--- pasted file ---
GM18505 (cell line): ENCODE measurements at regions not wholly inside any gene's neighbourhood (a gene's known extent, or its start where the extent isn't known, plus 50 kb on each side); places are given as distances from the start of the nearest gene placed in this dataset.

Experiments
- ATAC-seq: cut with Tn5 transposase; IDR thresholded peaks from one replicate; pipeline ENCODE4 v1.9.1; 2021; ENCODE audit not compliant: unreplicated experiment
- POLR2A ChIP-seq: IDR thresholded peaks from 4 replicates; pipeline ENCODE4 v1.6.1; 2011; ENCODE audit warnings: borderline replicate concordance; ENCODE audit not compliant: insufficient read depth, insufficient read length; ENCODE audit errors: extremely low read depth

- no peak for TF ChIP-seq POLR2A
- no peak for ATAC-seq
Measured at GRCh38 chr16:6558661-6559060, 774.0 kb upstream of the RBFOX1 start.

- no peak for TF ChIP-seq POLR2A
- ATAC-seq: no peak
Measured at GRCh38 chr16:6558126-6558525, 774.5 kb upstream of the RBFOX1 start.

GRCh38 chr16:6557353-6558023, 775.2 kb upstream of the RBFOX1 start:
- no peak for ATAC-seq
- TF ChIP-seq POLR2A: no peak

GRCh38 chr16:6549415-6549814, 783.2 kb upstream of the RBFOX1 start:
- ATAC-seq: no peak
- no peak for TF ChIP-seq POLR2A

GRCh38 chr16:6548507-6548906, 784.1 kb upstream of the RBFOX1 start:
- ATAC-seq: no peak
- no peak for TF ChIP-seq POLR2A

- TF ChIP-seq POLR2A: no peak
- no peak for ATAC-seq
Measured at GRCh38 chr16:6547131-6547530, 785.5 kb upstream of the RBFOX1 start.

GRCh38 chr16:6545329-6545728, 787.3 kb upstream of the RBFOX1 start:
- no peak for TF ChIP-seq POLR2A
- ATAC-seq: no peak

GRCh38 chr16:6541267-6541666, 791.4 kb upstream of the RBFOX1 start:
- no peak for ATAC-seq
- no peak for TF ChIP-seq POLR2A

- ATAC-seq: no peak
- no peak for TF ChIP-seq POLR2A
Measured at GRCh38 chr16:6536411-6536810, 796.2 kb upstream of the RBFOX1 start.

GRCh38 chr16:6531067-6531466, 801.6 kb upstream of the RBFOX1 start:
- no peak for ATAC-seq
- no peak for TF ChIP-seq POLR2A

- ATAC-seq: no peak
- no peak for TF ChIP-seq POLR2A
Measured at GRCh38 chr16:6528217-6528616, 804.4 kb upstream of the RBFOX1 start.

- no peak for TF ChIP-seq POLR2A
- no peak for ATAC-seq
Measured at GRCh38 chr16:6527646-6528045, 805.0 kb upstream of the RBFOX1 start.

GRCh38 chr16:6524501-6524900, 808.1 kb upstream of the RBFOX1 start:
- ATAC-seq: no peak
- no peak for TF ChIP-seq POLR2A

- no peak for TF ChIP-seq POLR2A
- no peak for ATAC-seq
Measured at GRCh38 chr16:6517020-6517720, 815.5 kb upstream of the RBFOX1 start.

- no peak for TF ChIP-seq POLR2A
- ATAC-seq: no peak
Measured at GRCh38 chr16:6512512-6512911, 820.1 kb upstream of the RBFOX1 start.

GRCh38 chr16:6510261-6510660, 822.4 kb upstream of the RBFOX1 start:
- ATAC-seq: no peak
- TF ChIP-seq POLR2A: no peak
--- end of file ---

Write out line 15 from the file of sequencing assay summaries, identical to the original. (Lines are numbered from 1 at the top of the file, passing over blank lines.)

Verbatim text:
- ATAC-seq: no peak